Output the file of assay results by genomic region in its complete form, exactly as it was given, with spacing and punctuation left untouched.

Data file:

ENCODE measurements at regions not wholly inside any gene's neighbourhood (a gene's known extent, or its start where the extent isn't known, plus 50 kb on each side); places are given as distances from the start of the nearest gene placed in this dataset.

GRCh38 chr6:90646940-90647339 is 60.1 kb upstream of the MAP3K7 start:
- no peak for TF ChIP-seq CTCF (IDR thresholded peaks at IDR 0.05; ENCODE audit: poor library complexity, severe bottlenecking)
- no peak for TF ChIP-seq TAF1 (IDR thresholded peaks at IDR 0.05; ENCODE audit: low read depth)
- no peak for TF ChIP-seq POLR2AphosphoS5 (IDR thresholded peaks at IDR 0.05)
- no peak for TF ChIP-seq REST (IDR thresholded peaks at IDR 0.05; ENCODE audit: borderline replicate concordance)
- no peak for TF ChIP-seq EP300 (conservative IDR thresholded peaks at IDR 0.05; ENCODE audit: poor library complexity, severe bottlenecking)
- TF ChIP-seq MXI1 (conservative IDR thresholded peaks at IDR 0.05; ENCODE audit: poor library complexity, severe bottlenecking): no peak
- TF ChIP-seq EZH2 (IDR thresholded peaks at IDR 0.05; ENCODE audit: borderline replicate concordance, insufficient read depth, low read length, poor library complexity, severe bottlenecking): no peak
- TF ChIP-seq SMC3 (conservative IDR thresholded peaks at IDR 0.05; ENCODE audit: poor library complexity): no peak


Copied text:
ENCODE measurements at regions not wholly inside any gene's neighbourhood (a gene's known extent, or its start where the extent isn't known, plus 50 kb on each side); places are given as distances from the start of the nearest gene placed in this dataset.

GRCh38 chr6:90646940-90647339 is 60.1 kb upstream of the MAP3K7 start:
- no peak for TF ChIP-seq CTCF (IDR thresholded peaks at IDR 0.05; ENCODE audit: poor library complexity, severe bottlenecking)
- no peak for TF ChIP-seq TAF1 (IDR thresholded peaks at IDR 0.05; ENCODE audit: low read depth)
- no peak for TF ChIP-seq POLR2AphosphoS5 (IDR thresholded peaks at IDR 0.05)
- no peak for TF ChIP-seq REST (IDR thresholded peaks at IDR 0.05; ENCODE audit: borderline replicate concordance)
- no peak for TF ChIP-seq EP300 (conservative IDR thresholded peaks at IDR 0.05; ENCODE audit: poor library complexity, severe bottlenecking)
- TF ChIP-seq MXI1 (conservative IDR thresholded peaks at IDR 0.05; ENCODE audit: poor library complexity, severe bottlenecking): no peak
- TF ChIP-seq EZH2 (IDR thresholded peaks at IDR 0.05; ENCODE audit: borderline replicate concordance, insufficient read depth, low read length, poor library complexity, severe bottlenecking): no peak
- TF ChIP-seq SMC3 (conservative IDR thresholded peaks at IDR 0.05; ENCODE audit: poor library complexity): no peak